It was celebrated Senagalese filmmaker Djibril Diop Mambéty who stated, “I am interested in marginalized people because they do more for the evolution of a community than the conformists. Marginalized people bring together a community into contact with a wider world.” It seems as though that’s exactly what Tisch alumna Ewurakua Dawson-Amoah and Rutgers University alumna Ewuradjoa Dawson-Amoah are doing alongside Adrian Sobrado, Tisch sophomore, with the creation of The Melacast Network: a new casting and collaboration platform devoted to bringing film creatives of color together.
Created at a time when people of color barely account for 14% of film leads as of 2018 and the issue of racial imbalance permeates discussion around awards shows like the Academy Awards, which has yet to award a Black filmmaker a Best Director award over the course of its 91 years of transmission. As of today, only six Black directors have been awarded a Best Director nomination, and “Moonlight” and “12 Years a Slave” remain the only two films directed by Black filmmakers to win Best Picture. Additionally, not a single Black woman has ever been awarded a Best Director nomination despite films like Ava Duvernay’s “Selma” and Dee Rees’s “Mudbound” garnering other nominations like Best Picture and Best Adapted Screenplay.
Noting the inadequate representation of voices of color in the film world today, Melacast seeks to diversify the film industry by putting people of color on the big screen, behind the camera and on sets. Melacast believes that only an increase in diversified representation can allow the cinematic form of storytelling to continue to evolve, as stories and faces that were oft neglected by the industry begin to interrogate the medium and shock the status quo.
“I really feel like with everything that’s going on in the world right now, especially in the United States, I really feel like the best way to make a change in the people who don’t really understand the background of different cultures and different ethnicities that exist in the film world is [Melacast],” Sobrado said. “I think Melacast can actually make a change in that regard and hopefully make a bigger change in the industry.”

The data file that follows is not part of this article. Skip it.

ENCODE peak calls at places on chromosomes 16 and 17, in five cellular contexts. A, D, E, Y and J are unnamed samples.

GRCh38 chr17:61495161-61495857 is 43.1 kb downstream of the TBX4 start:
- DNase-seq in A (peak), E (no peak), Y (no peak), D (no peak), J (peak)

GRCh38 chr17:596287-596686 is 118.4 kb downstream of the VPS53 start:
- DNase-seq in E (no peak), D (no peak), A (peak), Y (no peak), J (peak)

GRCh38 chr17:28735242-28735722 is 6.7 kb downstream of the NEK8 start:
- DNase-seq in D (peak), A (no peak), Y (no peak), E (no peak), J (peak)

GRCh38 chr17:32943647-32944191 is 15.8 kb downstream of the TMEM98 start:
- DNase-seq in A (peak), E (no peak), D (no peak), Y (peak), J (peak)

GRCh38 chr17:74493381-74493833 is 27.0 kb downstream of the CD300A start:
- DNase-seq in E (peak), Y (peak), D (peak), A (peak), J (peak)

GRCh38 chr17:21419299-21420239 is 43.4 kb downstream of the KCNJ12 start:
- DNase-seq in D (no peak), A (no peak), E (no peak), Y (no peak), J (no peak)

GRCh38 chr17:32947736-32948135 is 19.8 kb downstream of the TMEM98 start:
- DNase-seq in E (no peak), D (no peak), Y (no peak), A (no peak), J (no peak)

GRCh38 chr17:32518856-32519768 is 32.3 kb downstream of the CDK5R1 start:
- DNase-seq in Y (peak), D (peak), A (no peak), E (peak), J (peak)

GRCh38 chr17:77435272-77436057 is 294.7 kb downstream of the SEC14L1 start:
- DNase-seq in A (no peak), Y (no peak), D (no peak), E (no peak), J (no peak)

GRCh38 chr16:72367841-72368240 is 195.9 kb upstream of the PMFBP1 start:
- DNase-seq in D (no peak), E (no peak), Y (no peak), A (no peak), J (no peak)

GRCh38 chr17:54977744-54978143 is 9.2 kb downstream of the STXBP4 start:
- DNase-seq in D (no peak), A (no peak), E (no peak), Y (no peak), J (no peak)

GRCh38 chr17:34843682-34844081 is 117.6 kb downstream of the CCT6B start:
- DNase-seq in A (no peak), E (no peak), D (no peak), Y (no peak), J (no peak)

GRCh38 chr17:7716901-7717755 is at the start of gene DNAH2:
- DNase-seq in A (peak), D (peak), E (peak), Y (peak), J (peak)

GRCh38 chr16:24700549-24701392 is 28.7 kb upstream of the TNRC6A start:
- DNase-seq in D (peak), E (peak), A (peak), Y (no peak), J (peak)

Not believing the idea that she was the first person to ever come up with this idea, Ewurakua scoured the internet in search of counter-evidence. Her search was fruitless.
“There’s a lot of diversity initiatives happening right now, especially now, with everything that’s going on, but when I first had the idea for Melacast [three years ago], I was shocked to see that there was no such thing in casting and collaboration platforms, specifically for people of color,” Ewurakua said. “The common theme that I saw was that when an initiative like this was talked about and it came into play, they were kind of put down into the non-profit category and treated like a charity, and not treated like an actual, functioning, for-profit organization that could work in the film industry with companies like Backstage and Actors Access.”
Long-brooding, it was not until the outbreak of the pandemic that Melacast finally started coming together.
“When quarantine happened, I just sent out a bunch of surveys to every actor that I knew and I just asked them to answer a bunch of questions about their experience as actors of colors and things that they see, and things that they would want, and the common answer that we would get was that they wanted a platform where they could go and find projects that catered to them, where they would be able to find meaningful roles instead of stereotypes, you know, really cut-and-dry roles,” Ewurakua said. “So that’s when we really started to make it happen and we got our website together, slowly but surely it’s been coming together.”
Having met rather recently upon producing Ewurakua’s thesis, Sobrado noted the confinement produced by the outbreak of the virus really forced the entire team to stay motivated as they worked to accomplish their goals one Zoom Meeting at a time. The sudden lack of direction from the outside world awarded them the time to develop their own. “We really got into it over corona, which was actually really interesting because since we were so confined, you know, in our rooms and our houses, we got work done, you know, we were really serious about it and we were motivated,” Sobrado emphasized.